“With the Dakar Rally, I felt like I had made the right decision and hopefully it will be the same for racing in MotoAmerica. It’s hard to say right now, but I am feeling happy to take on this challenge. I really wanted to discover what America is like – I’ve always had a soft spot for that country.”

Looking back at a successful Dakar Rally, you’re now shifting focus to racing in MotoAmerica Superbike Championship. Do you think you will be able to combine the two in the future?

“I’m not sure, to be honest. There’s the issue of working with two different manufacturers, KTM and Ducati. It was one of the hardest decisions I ever had to take, because of course, KTM wasn’t happy about me racing in America with Ducati. When I first joined KTM, I told them I had no intention of ever leaving the brand. But then we didn’t really see eye-to-eye and communication didn’t go the way I would’ve liked."

“I did not want to end up without a ride, so in the end, I chose what’s best for me. It was mostly just miscommunication, we’re still very much on good terms. For now, it’s all about figuring out where to go from here. I’m taking it one step at a time, but I’m not making a secret of wanting to go race the Dakar again. Preferably with better preparations this time, like for instance, doing the Rallye du Maroc ahead of time.”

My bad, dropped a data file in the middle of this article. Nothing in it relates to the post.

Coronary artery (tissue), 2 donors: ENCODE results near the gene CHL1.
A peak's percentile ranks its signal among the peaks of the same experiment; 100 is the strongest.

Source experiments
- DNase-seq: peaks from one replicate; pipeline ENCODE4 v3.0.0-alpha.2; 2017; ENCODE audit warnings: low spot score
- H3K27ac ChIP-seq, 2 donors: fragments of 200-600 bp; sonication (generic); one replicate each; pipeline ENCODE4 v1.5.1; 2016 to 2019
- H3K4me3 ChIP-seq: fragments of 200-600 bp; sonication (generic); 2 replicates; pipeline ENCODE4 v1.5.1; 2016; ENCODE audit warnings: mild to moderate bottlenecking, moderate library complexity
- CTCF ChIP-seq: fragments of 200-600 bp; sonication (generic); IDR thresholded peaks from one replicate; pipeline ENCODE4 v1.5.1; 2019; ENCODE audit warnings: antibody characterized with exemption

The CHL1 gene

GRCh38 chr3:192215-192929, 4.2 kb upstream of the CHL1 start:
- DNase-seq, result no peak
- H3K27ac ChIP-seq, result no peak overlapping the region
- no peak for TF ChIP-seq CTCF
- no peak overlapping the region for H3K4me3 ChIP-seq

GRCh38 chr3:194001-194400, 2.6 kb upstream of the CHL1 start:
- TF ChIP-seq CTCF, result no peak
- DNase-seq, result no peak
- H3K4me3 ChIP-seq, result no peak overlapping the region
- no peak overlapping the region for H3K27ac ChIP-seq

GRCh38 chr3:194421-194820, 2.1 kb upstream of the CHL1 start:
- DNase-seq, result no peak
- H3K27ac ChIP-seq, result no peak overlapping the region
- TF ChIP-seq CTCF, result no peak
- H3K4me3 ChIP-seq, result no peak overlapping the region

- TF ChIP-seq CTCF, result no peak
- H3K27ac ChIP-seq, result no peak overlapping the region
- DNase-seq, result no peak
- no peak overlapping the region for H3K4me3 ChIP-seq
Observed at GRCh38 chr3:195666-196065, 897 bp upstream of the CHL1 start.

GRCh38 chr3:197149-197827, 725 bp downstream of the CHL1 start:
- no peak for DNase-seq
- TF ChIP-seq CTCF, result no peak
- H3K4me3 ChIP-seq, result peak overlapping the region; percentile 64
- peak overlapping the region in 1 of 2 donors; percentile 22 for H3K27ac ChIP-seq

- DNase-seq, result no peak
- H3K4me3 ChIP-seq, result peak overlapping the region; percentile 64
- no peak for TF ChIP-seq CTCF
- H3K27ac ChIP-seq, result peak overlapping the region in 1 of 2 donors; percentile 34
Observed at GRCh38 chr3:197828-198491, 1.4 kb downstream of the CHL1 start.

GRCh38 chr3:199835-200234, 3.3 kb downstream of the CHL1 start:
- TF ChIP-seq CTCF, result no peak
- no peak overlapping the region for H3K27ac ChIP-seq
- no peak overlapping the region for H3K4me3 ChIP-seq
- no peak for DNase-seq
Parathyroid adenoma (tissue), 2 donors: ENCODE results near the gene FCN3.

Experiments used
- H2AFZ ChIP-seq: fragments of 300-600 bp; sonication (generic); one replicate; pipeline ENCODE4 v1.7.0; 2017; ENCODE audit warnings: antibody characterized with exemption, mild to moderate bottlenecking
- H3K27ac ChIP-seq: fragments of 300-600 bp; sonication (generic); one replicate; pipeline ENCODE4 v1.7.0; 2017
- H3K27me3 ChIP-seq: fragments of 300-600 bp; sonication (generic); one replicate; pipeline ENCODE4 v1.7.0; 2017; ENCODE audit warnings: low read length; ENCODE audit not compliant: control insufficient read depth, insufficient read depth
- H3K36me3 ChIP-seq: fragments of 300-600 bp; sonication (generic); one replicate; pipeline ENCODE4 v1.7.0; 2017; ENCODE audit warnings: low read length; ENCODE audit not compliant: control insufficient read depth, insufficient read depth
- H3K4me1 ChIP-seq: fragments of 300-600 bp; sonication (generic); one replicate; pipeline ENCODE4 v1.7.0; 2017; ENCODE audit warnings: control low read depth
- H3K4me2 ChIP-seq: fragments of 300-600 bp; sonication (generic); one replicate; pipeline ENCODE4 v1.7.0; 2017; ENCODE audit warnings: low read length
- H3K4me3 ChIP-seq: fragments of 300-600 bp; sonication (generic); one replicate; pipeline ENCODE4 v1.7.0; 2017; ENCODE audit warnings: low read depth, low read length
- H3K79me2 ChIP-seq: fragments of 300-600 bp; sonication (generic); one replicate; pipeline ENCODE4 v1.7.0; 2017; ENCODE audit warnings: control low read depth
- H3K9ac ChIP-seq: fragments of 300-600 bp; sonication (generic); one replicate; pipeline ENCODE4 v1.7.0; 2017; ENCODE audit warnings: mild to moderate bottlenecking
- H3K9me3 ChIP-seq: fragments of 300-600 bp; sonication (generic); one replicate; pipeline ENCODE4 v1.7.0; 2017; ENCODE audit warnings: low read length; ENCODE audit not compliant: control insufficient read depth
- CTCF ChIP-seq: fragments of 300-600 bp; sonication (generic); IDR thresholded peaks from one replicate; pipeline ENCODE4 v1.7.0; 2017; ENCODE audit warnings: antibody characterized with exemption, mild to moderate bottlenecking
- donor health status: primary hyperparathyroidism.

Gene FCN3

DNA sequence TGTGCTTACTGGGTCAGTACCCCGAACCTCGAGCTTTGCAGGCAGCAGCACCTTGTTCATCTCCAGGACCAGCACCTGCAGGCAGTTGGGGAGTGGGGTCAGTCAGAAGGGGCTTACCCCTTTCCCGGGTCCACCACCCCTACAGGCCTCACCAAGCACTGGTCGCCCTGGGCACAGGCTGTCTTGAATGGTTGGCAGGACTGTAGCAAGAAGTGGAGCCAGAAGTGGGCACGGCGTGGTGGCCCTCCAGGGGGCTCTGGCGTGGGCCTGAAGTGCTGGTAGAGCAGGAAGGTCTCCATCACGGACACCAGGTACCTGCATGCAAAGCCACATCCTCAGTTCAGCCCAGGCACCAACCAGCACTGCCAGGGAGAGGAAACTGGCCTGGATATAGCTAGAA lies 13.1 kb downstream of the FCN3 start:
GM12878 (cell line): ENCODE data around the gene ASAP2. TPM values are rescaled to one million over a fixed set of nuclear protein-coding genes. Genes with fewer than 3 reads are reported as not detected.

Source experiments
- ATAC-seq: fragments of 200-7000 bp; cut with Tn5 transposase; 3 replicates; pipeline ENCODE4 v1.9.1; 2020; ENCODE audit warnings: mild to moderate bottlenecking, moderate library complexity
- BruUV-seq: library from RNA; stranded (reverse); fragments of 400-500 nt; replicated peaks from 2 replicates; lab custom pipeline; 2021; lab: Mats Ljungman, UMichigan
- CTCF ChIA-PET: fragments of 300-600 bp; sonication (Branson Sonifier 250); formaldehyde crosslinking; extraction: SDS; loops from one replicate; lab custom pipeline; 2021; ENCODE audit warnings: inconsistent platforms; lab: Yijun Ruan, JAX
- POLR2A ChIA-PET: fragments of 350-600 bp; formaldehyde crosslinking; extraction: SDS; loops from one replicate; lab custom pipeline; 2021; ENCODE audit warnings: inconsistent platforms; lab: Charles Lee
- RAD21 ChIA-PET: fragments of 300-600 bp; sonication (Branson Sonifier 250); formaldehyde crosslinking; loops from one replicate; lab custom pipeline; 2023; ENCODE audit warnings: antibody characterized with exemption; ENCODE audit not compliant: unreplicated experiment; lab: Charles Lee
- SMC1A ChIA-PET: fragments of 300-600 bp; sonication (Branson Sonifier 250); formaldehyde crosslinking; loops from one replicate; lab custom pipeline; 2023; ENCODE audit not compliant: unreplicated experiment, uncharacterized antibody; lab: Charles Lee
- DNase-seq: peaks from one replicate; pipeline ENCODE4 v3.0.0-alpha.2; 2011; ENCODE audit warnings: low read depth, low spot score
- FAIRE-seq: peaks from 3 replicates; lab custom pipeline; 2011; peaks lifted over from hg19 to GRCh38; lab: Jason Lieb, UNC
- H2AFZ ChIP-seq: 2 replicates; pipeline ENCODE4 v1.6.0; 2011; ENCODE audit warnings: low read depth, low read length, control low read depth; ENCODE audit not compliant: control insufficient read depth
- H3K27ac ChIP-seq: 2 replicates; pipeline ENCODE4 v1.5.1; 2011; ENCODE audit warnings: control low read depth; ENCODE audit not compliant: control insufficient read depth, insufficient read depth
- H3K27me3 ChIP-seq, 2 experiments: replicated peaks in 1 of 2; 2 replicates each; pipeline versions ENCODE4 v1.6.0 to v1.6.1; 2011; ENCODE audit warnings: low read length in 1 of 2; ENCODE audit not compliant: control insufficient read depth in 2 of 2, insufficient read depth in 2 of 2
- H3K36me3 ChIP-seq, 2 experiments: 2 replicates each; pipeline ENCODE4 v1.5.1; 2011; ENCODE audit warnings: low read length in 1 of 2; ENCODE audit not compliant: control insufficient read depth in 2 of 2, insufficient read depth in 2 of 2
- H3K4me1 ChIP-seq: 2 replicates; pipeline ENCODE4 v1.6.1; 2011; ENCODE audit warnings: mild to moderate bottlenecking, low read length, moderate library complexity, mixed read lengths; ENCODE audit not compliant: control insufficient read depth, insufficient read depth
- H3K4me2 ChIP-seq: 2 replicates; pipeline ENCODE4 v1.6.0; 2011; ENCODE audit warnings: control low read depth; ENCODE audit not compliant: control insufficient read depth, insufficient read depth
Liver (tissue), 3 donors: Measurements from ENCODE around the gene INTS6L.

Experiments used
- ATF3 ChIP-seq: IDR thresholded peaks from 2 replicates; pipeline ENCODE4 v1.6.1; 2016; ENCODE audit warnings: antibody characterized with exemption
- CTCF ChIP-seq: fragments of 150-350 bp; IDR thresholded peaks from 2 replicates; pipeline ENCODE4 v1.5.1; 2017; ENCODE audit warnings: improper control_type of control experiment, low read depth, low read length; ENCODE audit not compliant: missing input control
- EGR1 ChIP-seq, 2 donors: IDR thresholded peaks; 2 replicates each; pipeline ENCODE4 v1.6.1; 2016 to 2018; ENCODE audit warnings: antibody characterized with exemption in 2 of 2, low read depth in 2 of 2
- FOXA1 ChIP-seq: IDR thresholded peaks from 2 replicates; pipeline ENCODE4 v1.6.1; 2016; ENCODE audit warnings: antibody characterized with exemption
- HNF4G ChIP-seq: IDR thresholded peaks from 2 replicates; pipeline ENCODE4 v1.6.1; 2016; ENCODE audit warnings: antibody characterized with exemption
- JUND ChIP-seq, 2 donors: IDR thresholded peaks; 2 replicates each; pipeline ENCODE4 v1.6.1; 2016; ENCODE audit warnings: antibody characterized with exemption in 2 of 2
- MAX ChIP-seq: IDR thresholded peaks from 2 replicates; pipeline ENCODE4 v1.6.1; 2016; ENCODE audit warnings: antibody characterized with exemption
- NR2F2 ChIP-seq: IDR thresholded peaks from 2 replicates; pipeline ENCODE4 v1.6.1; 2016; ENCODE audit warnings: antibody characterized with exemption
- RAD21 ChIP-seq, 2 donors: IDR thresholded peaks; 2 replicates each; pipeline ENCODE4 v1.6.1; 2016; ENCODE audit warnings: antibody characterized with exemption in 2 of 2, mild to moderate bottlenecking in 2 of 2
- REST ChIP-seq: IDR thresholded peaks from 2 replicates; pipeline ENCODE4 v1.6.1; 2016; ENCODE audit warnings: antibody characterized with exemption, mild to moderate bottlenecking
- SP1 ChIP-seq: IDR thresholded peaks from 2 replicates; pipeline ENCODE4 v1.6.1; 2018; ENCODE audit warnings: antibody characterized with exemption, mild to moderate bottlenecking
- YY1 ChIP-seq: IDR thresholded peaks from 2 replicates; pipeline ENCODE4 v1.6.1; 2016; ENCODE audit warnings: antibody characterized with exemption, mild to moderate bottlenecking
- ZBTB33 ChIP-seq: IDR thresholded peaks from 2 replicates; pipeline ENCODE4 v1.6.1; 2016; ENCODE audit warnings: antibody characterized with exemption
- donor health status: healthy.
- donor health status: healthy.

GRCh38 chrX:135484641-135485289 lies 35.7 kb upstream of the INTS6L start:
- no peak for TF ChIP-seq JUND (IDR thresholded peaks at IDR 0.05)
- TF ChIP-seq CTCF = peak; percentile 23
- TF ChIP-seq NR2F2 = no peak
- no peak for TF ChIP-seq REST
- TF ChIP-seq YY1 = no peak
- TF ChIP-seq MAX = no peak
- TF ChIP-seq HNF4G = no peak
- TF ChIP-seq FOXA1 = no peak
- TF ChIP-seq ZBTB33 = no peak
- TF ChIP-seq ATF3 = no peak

Photo by @mcavadini
Lastly, you’ve shown promise as a multi-disciplinary talent, moving to the US… So, when can we expect the announcement of your debut in Flat Track or Supercross?

“Hahaha. I actually already asked my new team if I could do an off-road event in America sometime. Cross-country is very popular there, so who knows? I would love to give it a go, but of course, it all depends on my racing schedule."

“And I do have a flat track bike back home, but I haven’t touched that in quite a while. That said, I would like to try that in America. There’s just so much I want to do and I’m already looking forward to doing all sorts of riding.”

The Human Side of REV’IT!

After years of putting his trust in REV’IT! gear to protect him, Danilo Petrucci (31) has formed a strong bond with the brand. Now we’re heading into yet another season together, kicking things off successfully already, with his amazing debut in the Dakar Rally. “REV’IT! was the first brand to truly believe in me when I made the move to Ducati in 2015. Our bond has only strengthened since then, but there are two things that stand out about our relationship. For one, a rider needs to feel both safe and secure, and that’s exactly how I feel with REV’IT!."

“But to me, the human side of things is also an incredibly important part of it. It’s something REV’IT! really excels at. The general consumer only gets to see and feel the quality of their products, but I also get to work with the people that make up REV’IT! and experience first-hand just how much passion goes into their work. There’s a strong sense of mutual respect – you really feel it. That, to me, makes all the difference in the world. It was the same when I entered in the Dakar Rally. They got right to work to help make it happen. I’m very happy and I am truly proud to have been the first REV’IT! rider to take part in the Dakar Rally.”

More Danilo?

We’ll see Danilo once again in bright red REV’IT! racing leathers as he heads on his American adventure in MotoAmerica Superbike Championship with Ducati. Find out more about Danilo and his days racing for the famous Italian brand that brought him his biggest successes in racing.